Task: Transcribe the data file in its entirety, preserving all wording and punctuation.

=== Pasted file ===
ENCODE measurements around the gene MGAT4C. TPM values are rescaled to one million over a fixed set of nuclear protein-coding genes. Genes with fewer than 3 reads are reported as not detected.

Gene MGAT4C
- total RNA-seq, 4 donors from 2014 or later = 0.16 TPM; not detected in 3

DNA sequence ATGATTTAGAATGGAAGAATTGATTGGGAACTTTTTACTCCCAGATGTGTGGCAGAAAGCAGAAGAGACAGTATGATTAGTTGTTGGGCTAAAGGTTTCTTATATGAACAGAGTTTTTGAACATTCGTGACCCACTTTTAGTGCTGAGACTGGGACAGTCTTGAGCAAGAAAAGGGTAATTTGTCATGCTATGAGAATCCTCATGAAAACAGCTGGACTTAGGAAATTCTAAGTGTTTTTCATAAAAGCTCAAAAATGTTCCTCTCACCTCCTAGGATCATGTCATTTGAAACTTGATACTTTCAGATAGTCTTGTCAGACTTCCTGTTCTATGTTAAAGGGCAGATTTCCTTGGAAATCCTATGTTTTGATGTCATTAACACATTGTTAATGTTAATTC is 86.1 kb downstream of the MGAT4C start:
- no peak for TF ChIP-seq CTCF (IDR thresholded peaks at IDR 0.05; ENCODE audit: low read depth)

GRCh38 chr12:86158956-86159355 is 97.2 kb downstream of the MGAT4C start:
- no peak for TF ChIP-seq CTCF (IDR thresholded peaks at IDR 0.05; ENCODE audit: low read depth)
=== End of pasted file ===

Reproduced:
ENCODE measurements around the gene MGAT4C. TPM values are rescaled to one million over a fixed set of nuclear protein-coding genes. Genes with fewer than 3 reads are reported as not detected.

Gene MGAT4C
- total RNA-seq, 4 donors from 2014 or later = 0.16 TPM; not detected in 3

DNA sequence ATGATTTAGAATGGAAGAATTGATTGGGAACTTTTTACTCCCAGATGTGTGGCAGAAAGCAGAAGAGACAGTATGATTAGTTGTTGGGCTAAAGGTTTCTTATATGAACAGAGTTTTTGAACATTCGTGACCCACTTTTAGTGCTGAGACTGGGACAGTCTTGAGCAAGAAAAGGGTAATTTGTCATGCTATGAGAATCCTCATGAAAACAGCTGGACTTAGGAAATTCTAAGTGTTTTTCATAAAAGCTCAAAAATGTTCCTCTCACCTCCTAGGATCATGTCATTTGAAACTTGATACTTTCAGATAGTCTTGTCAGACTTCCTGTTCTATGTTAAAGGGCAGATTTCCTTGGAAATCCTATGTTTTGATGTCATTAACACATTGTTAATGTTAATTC is 86.1 kb downstream of the MGAT4C start:
- no peak for TF ChIP-seq CTCF (IDR thresholded peaks at IDR 0.05; ENCODE audit: low read depth)

GRCh38 chr12:86158956-86159355 is 97.2 kb downstream of the MGAT4C start:
- no peak for TF ChIP-seq CTCF (IDR thresholded peaks at IDR 0.05; ENCODE audit: low read depth)